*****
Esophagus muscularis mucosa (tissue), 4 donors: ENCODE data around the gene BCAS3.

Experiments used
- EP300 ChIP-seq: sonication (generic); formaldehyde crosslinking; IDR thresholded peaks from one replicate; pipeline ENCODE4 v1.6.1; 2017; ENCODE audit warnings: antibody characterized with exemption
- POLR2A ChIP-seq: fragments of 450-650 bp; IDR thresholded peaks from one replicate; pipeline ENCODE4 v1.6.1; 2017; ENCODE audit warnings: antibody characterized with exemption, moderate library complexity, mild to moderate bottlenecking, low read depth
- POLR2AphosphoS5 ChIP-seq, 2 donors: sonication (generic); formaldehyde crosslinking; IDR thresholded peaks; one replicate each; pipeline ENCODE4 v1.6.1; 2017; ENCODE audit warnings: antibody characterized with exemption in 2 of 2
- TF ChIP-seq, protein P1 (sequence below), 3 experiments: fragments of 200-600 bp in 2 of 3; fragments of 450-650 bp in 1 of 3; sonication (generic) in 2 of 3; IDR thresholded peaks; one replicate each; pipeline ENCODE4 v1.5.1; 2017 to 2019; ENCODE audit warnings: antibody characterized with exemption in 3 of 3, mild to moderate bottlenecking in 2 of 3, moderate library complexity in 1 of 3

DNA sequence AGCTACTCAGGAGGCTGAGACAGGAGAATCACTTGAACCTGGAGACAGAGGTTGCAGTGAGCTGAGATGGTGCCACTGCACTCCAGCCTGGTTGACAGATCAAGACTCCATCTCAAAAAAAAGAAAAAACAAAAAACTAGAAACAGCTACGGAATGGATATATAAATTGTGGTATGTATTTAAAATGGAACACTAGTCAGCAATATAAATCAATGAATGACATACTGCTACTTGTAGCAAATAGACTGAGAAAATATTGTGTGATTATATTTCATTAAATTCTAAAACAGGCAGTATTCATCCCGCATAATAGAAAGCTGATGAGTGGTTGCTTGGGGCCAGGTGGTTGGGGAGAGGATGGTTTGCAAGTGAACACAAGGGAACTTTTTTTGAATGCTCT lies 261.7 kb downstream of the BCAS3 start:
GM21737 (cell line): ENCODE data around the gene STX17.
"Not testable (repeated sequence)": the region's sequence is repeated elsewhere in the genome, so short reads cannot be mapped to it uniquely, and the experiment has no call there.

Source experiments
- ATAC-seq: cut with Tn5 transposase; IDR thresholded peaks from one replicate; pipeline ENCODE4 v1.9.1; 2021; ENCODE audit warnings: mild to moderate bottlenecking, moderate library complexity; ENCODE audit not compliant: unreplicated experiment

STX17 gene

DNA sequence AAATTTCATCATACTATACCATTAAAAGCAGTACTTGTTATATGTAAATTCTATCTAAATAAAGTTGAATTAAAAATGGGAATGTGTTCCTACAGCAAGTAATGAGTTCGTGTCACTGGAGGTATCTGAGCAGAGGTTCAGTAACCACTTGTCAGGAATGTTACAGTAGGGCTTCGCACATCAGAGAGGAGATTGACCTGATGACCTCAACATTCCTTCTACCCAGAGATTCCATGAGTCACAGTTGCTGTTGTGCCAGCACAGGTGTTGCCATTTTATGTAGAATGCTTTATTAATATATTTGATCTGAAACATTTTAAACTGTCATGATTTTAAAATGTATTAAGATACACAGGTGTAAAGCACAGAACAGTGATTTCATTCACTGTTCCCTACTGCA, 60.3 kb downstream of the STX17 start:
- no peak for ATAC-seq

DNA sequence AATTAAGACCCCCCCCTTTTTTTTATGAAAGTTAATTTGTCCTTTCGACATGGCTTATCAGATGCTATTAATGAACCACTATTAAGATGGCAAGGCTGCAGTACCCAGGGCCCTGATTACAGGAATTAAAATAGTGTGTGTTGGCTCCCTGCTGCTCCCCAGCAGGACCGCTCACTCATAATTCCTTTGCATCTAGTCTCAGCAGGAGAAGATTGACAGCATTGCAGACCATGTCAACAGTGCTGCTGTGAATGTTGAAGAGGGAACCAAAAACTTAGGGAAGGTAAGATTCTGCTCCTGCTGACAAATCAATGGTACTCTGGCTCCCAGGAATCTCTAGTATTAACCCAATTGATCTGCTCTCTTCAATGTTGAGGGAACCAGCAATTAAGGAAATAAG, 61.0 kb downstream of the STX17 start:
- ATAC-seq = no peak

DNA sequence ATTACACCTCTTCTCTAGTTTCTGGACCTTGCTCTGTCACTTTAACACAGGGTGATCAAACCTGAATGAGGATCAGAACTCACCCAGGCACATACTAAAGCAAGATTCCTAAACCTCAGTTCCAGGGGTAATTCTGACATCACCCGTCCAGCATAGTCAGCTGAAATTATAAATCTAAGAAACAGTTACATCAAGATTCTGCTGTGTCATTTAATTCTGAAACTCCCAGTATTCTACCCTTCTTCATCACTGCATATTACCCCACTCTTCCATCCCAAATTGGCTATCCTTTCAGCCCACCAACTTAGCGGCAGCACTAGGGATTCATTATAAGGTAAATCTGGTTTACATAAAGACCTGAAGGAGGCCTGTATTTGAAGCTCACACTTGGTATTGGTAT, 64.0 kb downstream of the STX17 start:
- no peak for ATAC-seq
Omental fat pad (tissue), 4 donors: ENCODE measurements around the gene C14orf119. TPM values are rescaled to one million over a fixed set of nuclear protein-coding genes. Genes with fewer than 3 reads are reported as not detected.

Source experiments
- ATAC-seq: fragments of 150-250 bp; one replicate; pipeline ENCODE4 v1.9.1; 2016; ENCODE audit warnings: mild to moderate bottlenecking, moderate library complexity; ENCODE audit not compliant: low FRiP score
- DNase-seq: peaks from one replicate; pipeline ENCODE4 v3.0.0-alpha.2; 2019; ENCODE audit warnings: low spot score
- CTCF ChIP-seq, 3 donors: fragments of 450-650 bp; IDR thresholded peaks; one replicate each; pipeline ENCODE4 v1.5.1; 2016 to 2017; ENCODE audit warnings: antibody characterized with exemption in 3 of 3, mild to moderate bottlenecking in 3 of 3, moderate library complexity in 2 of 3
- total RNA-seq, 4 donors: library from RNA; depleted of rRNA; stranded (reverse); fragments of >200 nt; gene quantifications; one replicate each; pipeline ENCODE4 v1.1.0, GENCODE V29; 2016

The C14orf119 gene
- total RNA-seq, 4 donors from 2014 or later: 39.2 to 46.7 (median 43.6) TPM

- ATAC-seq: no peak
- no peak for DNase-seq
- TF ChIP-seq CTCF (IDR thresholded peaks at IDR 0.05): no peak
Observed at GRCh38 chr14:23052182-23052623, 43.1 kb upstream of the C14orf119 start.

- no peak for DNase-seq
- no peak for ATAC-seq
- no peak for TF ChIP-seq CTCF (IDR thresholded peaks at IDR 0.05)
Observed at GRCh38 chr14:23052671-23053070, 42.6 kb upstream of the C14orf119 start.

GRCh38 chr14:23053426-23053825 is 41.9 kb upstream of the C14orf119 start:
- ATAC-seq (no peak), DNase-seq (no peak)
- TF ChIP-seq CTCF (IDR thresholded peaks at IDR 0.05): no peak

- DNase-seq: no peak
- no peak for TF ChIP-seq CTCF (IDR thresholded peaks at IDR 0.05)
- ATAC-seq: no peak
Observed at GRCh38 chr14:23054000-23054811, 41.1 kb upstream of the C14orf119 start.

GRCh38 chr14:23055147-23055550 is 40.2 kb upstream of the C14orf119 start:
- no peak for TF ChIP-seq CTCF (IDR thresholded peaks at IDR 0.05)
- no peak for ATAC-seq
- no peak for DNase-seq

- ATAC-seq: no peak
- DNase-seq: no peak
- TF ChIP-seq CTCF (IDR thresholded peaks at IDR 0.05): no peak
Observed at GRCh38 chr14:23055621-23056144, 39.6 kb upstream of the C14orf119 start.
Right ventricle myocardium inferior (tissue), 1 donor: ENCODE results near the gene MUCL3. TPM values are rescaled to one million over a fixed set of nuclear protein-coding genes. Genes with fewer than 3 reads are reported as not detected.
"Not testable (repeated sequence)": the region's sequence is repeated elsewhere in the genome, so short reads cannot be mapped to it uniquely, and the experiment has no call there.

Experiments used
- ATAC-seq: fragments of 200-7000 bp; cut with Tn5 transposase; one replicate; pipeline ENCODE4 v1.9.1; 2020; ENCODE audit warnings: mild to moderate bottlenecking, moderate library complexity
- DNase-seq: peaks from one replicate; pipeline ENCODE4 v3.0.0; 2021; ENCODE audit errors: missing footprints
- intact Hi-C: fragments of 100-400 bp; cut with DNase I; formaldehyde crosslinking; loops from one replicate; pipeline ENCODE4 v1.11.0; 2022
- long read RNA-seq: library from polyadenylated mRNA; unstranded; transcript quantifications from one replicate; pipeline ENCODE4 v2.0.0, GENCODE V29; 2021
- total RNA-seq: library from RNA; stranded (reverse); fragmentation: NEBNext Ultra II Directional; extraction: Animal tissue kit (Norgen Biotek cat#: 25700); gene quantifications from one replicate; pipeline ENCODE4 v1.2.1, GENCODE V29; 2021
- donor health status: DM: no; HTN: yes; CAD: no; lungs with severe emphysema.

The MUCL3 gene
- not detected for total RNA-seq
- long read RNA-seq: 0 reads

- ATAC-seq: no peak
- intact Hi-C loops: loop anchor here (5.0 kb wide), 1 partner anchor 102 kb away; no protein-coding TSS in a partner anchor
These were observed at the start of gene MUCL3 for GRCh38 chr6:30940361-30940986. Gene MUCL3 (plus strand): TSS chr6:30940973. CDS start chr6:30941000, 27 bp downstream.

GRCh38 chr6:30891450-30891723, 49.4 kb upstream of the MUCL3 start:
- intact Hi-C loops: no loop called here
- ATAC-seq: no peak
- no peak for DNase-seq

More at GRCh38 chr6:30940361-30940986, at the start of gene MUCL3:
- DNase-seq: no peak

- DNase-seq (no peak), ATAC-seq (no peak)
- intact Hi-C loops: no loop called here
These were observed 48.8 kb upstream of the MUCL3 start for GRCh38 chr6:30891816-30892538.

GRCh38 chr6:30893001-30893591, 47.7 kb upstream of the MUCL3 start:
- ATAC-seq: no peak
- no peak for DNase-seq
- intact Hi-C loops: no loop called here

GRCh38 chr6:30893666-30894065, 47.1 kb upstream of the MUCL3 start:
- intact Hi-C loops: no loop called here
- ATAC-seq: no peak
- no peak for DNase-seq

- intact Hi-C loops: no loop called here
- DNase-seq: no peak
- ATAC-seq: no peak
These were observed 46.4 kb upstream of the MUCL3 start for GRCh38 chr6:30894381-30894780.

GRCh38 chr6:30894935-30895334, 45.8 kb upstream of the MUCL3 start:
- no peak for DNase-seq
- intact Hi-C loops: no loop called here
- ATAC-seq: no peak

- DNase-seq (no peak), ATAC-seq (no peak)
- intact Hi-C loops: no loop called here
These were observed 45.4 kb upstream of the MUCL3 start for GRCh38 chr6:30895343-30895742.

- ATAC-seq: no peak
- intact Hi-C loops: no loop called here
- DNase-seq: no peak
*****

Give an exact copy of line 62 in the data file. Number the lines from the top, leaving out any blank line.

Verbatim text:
- ATAC-seq: no peak